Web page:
Earlier this month, Melanie Tluczek saw something captured on a trail camera she never expected to see — a coatimundi. Thanks to a grant awarded to the Gila Watershed Partnership, local residents could be in for even more surprises.

The GWP recently took $7,000 in grant funds from the Rural Activation and Intervention Network and the National Science Foundation and used it to purchase nine trail cameras that will be placed from Fort Thomas to Duncan, following the Gila River banks.

Kara Barron, the science and outreach manager for the GWP, suggested buying the cameras knowing that their pictures, if posted online, could serve several purposes. Not only could the community learn what animals are living in the river, but the cameras could also assist the GWP collect data and make better decisions when it comes to its restoration sites. For example, if certain predators are in any of GWP’s restoration areas, the team can avoid any territory infringement.

The GWP is a nonprofit organization working to improve the water quality of the Gila River as well as the ecosystem surrounding the river. One of the GWP’s major restoration sites is The Linear Park, which will be located on the south bank of the Gila River.

The U.S. Forest Service and the Bureau of Land Management hold pockets of information regarding the local wildlife, but the data collected by the cameras will help broaden everyone’s knowledge, Barron said.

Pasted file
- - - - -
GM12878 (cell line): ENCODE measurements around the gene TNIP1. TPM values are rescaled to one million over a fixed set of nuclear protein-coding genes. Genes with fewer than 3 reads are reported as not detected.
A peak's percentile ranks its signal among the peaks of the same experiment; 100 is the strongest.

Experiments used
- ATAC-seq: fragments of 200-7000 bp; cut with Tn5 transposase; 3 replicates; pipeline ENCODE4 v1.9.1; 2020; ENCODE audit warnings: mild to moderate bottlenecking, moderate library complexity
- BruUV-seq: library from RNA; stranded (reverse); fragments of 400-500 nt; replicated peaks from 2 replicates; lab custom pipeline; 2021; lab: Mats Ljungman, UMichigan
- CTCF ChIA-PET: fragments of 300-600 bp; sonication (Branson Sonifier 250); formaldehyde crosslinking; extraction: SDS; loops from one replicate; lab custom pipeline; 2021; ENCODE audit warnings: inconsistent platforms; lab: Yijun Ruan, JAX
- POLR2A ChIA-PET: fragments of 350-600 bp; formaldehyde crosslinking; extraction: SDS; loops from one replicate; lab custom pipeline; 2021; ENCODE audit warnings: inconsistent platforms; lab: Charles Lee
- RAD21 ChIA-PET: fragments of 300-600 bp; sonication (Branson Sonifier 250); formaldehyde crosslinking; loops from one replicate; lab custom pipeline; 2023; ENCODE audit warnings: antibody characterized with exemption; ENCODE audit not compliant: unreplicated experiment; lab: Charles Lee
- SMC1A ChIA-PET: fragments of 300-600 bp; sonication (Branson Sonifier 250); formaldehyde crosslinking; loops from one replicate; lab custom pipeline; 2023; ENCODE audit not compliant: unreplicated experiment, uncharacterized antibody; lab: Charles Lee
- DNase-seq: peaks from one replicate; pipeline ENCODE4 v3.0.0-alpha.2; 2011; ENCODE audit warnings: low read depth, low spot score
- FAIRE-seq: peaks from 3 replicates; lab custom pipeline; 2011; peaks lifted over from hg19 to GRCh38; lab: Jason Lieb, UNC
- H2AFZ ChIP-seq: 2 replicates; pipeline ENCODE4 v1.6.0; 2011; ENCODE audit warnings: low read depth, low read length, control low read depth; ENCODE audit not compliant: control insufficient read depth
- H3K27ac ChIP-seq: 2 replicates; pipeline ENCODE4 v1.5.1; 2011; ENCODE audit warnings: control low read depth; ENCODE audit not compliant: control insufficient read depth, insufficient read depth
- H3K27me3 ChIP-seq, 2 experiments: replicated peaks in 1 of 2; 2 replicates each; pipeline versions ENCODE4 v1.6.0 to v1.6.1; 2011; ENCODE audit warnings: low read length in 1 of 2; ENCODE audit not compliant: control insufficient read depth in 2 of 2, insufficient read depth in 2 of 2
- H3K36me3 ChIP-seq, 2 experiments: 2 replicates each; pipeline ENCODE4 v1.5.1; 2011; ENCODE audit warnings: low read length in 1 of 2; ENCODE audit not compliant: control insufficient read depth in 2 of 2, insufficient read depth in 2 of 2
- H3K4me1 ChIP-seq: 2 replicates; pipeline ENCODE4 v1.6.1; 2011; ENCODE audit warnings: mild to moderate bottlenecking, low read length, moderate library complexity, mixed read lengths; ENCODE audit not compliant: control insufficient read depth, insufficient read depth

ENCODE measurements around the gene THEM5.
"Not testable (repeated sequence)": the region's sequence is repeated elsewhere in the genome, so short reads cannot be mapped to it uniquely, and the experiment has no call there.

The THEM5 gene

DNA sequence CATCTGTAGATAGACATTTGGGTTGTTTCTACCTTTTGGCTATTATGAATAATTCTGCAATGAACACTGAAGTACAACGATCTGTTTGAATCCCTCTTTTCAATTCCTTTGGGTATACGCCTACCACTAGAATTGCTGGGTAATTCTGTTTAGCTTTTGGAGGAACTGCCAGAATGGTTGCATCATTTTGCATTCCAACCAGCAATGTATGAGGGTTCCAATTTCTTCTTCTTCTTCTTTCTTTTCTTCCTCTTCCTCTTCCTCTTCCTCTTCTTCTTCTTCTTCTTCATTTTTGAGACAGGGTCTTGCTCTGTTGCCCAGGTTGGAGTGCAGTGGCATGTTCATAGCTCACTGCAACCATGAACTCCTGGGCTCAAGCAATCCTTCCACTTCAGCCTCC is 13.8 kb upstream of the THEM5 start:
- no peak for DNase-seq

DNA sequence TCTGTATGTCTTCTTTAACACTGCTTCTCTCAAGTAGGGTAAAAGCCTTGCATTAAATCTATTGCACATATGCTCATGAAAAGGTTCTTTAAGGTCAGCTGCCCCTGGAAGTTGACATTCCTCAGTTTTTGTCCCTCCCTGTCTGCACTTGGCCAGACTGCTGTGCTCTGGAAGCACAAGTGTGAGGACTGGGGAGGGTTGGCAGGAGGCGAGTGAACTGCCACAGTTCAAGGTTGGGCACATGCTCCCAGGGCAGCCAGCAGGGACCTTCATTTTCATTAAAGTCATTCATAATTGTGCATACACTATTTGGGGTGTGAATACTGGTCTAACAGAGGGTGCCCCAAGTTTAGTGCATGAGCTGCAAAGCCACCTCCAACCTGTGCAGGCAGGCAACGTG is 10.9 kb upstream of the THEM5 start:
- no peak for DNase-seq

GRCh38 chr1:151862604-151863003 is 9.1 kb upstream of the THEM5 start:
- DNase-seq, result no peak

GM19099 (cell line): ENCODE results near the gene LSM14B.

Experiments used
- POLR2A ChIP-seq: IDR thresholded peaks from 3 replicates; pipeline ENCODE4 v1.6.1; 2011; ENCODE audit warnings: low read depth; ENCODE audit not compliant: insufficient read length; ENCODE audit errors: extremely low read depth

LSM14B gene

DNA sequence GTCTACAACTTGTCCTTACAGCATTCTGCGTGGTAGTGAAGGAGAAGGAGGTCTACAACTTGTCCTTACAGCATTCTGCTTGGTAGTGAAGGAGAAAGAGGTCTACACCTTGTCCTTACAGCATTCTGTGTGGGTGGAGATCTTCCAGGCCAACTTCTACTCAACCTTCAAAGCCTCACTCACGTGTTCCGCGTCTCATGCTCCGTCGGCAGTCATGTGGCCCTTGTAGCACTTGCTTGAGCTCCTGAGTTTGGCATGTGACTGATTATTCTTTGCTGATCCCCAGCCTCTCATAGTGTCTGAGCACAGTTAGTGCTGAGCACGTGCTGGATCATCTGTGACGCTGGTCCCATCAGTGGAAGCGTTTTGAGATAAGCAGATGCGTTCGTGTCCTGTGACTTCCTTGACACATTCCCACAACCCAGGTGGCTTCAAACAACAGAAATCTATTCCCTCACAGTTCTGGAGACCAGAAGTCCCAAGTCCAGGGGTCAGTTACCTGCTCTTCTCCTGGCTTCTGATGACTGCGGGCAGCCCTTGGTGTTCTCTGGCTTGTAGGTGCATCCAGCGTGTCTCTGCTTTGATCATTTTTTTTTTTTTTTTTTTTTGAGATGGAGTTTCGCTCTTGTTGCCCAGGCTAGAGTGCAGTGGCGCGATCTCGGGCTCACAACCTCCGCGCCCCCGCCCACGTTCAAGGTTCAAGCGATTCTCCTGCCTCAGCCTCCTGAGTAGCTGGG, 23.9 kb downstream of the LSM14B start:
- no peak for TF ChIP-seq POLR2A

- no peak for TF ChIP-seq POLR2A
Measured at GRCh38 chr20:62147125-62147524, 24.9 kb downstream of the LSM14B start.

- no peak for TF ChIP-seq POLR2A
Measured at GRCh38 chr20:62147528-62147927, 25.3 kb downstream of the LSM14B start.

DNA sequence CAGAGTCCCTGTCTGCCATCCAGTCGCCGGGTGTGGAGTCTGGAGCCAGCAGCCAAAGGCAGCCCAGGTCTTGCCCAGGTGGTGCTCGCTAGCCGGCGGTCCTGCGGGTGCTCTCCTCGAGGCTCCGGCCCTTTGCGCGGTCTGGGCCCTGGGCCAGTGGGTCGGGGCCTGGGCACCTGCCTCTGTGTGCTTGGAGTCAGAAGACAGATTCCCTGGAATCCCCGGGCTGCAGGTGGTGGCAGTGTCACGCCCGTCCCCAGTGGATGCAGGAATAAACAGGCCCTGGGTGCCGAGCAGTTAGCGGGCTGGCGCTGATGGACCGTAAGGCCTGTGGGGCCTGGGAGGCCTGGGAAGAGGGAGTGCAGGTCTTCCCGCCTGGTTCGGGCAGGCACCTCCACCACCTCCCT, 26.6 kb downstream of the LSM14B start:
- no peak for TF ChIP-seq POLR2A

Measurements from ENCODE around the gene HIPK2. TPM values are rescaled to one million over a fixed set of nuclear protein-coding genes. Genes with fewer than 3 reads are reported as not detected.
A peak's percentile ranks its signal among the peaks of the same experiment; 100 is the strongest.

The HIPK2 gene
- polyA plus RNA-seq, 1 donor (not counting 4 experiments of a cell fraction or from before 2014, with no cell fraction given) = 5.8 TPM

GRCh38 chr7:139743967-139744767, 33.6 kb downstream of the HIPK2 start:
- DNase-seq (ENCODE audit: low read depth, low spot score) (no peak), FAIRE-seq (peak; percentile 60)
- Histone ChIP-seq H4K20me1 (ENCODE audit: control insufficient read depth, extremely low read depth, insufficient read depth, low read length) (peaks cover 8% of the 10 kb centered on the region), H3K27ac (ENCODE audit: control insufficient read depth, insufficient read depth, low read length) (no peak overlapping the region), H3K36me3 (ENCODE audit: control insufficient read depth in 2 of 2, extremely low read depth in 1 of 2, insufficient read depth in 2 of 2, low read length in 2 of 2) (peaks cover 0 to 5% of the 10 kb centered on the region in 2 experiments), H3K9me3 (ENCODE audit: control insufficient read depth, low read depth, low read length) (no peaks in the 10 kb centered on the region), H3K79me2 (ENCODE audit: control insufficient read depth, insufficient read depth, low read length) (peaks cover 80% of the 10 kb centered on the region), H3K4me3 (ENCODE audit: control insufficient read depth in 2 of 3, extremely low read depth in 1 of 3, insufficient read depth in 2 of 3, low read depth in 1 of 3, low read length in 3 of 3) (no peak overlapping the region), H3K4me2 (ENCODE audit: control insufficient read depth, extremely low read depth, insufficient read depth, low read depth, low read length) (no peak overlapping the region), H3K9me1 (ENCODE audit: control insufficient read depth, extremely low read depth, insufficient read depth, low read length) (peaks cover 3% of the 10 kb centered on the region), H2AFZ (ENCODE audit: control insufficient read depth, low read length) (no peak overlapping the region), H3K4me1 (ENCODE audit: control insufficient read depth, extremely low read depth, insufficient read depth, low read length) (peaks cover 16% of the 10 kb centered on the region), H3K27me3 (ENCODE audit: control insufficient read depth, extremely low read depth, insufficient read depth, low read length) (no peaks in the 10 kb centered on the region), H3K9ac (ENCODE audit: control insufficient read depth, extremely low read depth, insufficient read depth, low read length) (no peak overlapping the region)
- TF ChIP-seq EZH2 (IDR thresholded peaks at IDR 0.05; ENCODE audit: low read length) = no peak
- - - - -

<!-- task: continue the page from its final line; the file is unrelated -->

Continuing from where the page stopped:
“We’re interested in how the wildlife is using the river and what kind of wildlife is using the river,” Barron said. “You never know what you’re going to discover.”

Tluczek, GWP director, knew the river was technically in coatimundi territory, but she had never seen one wandering in such a flat and cluttered environment. Usually, coatimundi likes to live in rocky areas, she said.

Once the cameras are up and running, an account will be created and GWP’s photos will be uploaded to a website called zooniverse.org, a citizen science portal that gives people the chance to help conduct research. The cameras will dump thousands of photos online, running continuously as they add more photos.

To aid in the project’s online development, Eastern Arizona College Biology 105 class is functioning as system testers. Already, the class has been provided photos from other cameras set up at GWP sites. Nathan Cline, EAC professor of biology, said he was not surprised to see any of the animals in their natural habitat, but he was surprised at the number of beavers in the wild. Since beavers are nocturnal they are not usually seen by humans, he said.

His plan is to incorporate GWP’s newest project into his classes.

“It gives them (the students) the ability to see where changes might be made. It’s all about local land management,” Cline said.

This is not the first time his class has worked with the GWP. His students have helped construct multiple projects, including a pollinator flower garden at EAC’s Discovery Park with the GWP.

“The GWP group is a fantastic organization working to strengthen our ecosystem and I appreciate every moment I get to work with them,” Cline said.

Barron is hoping to be up on the zooniverse website by early January.

The GWP has already approached multiple high school teachers who are interested in using the webpage for their biology classes.

“They can have their students write reports and learn about biology and biodiversity,” Barron said. “It will be a tool for local youth and it’s going to be fun for all ages.”

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